Roger Duncan received his PhD from the University of Hawaii in 1978. He moved to the University of Colorado, Boulder, and the University of California, Davis, for postdoctoral research studies. He joined the USC School of Pharmacy faculty in 1987, where he is currently an associate professor in the Department of Pharmacology and Pharmaceutical Sciences.
Rapamycin conditionally inhibits Hsp90 but not Hsp70 mRNA translation in Drosophila: implications for the mechanisms of Hsp mRNA translation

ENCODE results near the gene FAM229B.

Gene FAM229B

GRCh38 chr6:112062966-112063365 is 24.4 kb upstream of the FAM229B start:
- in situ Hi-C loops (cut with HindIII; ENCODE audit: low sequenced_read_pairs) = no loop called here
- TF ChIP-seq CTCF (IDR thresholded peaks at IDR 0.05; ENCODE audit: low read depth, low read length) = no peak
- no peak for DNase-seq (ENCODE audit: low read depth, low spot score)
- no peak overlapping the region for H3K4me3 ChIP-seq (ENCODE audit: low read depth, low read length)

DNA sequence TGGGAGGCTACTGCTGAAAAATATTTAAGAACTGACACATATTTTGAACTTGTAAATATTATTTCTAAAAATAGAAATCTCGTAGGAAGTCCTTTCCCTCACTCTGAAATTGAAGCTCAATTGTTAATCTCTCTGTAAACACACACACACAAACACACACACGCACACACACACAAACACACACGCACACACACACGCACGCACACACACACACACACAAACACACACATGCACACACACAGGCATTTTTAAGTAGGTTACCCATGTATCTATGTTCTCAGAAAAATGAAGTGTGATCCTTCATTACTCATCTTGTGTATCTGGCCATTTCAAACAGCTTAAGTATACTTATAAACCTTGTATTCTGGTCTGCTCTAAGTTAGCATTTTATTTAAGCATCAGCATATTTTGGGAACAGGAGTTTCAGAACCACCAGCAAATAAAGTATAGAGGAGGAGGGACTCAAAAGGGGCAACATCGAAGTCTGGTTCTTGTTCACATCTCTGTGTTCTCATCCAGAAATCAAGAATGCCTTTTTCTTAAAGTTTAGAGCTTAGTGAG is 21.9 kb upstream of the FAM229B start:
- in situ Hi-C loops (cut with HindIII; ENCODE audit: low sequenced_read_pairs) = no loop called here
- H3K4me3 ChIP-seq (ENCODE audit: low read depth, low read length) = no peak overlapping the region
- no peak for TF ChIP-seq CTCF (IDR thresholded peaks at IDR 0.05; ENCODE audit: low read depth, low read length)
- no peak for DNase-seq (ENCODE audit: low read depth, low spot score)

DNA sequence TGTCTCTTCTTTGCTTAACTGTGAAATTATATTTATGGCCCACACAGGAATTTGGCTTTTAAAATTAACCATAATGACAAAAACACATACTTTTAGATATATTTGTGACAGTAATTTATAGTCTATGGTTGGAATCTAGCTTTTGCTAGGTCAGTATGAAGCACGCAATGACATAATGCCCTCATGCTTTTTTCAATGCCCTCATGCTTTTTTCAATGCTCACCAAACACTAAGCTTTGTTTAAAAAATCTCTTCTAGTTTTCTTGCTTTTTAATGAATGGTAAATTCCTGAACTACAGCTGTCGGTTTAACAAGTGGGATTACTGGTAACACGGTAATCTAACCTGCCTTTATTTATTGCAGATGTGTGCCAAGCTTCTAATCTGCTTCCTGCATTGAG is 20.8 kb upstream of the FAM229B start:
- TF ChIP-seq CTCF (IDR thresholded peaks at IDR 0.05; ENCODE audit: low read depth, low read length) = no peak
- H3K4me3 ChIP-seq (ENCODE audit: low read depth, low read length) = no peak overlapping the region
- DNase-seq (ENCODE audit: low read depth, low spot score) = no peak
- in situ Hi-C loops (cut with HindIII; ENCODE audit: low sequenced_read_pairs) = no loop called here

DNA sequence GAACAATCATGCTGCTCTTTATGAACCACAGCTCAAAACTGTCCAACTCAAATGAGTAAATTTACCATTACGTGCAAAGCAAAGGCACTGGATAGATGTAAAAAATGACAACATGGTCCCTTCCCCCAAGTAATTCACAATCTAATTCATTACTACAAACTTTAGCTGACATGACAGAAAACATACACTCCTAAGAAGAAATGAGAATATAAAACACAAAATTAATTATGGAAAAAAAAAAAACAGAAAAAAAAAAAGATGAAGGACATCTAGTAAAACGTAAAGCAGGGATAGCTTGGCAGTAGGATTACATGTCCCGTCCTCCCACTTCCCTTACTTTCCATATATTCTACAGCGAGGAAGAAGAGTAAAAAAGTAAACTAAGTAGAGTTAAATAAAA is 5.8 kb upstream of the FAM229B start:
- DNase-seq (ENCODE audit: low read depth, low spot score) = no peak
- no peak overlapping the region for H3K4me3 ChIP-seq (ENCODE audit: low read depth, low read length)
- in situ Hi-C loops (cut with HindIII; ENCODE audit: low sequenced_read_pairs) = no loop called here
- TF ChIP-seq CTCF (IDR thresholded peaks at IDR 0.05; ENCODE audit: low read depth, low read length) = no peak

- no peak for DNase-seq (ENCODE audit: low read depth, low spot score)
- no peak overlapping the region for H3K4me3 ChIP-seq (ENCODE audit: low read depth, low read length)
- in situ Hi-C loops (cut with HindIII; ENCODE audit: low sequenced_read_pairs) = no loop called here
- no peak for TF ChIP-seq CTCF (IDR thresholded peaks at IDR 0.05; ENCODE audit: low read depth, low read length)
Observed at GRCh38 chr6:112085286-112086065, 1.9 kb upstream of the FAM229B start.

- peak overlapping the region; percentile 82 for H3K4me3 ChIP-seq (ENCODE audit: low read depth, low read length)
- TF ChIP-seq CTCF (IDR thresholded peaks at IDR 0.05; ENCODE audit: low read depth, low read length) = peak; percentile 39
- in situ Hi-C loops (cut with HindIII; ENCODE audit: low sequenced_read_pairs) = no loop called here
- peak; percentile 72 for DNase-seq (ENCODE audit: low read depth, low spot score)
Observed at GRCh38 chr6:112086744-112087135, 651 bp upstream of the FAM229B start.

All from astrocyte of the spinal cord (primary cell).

2008 Rapamycin inhibits the activity of the target of rapamycin (TOR)-dependent signaling pathway, which has been characterized as one dedicated to translational regulation through modulating cap-dependent translation, involving eIF4E binding protein (eIF4E-BP) or 4E-BP. Results show that rapamycin strongly inhibits global translation in Drosophila cells. However, Hsp70 mRNA translation is virtually unaffected by rapamycin treatment, whereas Hsp90 mRNA translation is strongly inhibited, at normal growth temperature. Intriguingly, during heat shock Hsp90 mRNA becomes significantly less sensitive to rapamycin-mediated inhibition, suggesting the pathway for Hsp90 mRNA translation is altered during heat shock. Reporter mRNAs containing the Hsp90 or Hsp70 mRNAs’ 5′ untranslated region recapitulate these rapamycin-dependent translational characteristics, indicating this region regulates rapamycin-dependent translational sensitivity as well as heat shock preferential translation. Surprisingly, rapamycin-mediated inhibition of Hsp90 mRNA translation at normal growth temperature is not caused by 4E-BP-mediated inhibition of cap-dependent translation. Indeed, no evidence for rapamycin-mediated impaired eIF4E function is observed. These results support the proposal that preferential translation of different Hsp mRNA utilizes distinct translation mechanisms, even within a single species.